Fear of Violence Keeping Women for Proper HIV Treatment Afrik.com reports that women’s fear of domestic violence is keeping them from revealing their HIV status to their husbands.  The story told in the article is of a woman in Zambia who hides her ARV medications from her husband and therefor can only take them when he is not present, often interrupting the sensitive timing of treatment.

Currently Zambia does not have legislation criminalizing gender violence, but
the government is moving in that direction. In 2005 it amended the penal code to
prohibit indecent assault, sexual harassment and trafficking of women and
children. President Levy Mwanawasa notes that despite such efforts to strengthen
the law, “the scourge of gender violence has continued in our homes and
communities.”

Analysis Law and Policy

After a Year, What Has the Smear Campaign Against Planned Parenthood Accomplished?

Jessica Mason Pieklo & Imani Gandy

One year after David Daleiden and the Center for Medical Progress released the first of a series of videos targeting Planned Parenthood, there is still no evidence of wrongdoing by the reproductive health-care provider.

See more of our coverage on the anti-choice front group, the Center for Medical Progress here.

One year ago, David Daleiden released the first in a series of videos that he claimed proved Planned Parenthood employees were unlawfully profiting from fetal tissue donation and violating the federal “partial-birth abortion” ban. With the backing and counsel of Operation Rescue President Troy Newman and the help of a woman named Sandra Merritt, among others, Daleiden had created a front group called the Center for Medical Progress (CMP).

He then disguised CMP as a legitimate biomedical research organization—despite overwhelming evidence, including CMP’s own corporate documents, to the contrary—and used it to gain access to abortion clinics and private meetings. The organization released 11 videos by the end of 2015; in a year’s time, Daleiden and CMP had released a total of 14 videos. All have been debunked as deceptively edited and misleading.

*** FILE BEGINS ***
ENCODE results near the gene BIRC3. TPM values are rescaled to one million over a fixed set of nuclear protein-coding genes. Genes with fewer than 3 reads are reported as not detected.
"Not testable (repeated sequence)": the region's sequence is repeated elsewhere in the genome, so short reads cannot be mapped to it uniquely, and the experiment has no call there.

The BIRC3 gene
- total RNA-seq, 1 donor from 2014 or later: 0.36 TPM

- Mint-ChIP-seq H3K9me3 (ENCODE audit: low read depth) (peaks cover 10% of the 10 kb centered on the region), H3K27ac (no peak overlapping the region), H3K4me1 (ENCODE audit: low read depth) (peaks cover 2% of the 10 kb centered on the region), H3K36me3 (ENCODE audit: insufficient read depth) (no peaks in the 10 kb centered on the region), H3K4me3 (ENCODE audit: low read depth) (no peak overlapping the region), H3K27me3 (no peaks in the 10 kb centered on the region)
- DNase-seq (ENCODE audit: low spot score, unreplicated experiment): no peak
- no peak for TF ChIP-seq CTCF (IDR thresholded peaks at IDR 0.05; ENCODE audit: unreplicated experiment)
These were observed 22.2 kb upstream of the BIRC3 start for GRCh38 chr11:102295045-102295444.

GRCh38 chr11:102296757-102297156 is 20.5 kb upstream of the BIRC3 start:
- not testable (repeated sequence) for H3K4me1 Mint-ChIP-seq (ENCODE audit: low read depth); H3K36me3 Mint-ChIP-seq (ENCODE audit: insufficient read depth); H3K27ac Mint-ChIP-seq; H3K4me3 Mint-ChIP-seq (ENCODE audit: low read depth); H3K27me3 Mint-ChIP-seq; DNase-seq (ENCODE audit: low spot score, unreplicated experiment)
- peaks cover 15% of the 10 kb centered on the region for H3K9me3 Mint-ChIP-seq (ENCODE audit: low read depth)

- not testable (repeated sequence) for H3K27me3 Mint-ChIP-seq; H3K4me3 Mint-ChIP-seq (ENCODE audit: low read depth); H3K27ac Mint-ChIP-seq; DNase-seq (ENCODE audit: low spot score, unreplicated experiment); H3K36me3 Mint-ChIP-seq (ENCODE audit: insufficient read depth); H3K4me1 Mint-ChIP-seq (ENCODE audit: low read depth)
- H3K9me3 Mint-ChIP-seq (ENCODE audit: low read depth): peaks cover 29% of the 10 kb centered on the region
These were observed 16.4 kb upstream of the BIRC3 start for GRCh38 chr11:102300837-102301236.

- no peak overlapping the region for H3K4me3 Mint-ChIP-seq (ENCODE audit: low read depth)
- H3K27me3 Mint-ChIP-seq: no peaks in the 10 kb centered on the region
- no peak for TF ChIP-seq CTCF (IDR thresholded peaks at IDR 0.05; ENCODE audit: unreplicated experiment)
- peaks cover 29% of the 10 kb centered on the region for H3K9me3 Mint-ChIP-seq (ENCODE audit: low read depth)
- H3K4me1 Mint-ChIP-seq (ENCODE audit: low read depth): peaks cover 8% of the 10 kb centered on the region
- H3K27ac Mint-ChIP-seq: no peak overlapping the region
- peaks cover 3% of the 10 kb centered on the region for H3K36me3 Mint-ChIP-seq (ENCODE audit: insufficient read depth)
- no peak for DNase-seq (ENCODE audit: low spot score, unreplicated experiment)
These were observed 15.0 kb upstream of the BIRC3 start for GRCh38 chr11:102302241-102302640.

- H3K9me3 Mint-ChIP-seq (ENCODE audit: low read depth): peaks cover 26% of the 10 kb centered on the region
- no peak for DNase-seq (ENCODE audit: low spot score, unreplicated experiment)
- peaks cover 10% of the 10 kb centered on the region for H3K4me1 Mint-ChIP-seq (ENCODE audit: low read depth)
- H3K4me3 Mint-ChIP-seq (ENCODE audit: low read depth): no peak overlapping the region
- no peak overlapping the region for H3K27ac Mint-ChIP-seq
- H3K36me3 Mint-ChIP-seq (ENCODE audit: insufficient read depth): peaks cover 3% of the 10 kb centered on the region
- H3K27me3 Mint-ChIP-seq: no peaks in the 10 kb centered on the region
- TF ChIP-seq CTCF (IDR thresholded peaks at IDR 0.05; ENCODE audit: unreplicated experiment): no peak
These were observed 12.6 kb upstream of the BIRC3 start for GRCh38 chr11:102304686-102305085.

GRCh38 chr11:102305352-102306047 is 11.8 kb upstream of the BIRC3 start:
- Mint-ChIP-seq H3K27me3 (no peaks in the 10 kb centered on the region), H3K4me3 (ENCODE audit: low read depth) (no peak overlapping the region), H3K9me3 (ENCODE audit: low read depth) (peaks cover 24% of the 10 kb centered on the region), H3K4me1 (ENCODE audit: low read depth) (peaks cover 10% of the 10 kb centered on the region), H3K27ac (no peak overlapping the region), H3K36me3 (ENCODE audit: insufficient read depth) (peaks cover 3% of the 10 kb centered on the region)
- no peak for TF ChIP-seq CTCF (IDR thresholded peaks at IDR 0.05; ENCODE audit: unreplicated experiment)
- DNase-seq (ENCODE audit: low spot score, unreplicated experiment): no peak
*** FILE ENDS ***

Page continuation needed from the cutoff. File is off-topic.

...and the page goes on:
So what have those videos truly accomplished? Here’s a summary of the fallout, one year later.

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Lawmakers Mounted Attacks on Planned Parenthood

In response to CMP’s videos, more than a dozen conservative governors launched investigations into or tried to defund Planned Parenthood affiliates in their states. States like Arkansas, Kansas, and Utah had their attempts to defund the reproductive health-care centers blocked by federal court order. The Obama administration also warned states that continuing to try and strip Medicaid funding to Planned Parenthood centers violated federal law, though that did not stop such efforts throughout the country.

Additionally, congressional Republicans began their own investigations and defunding efforts, holding at least five separate hearings and as many defunding votes. Planned Parenthood Federation of America (PPFA) President Cecile Richards provided hours of congressional testimony on the lawful fetal tissue donation option available to some Planned Parenthood patients. Other affiliates do not offer such donation programs at all.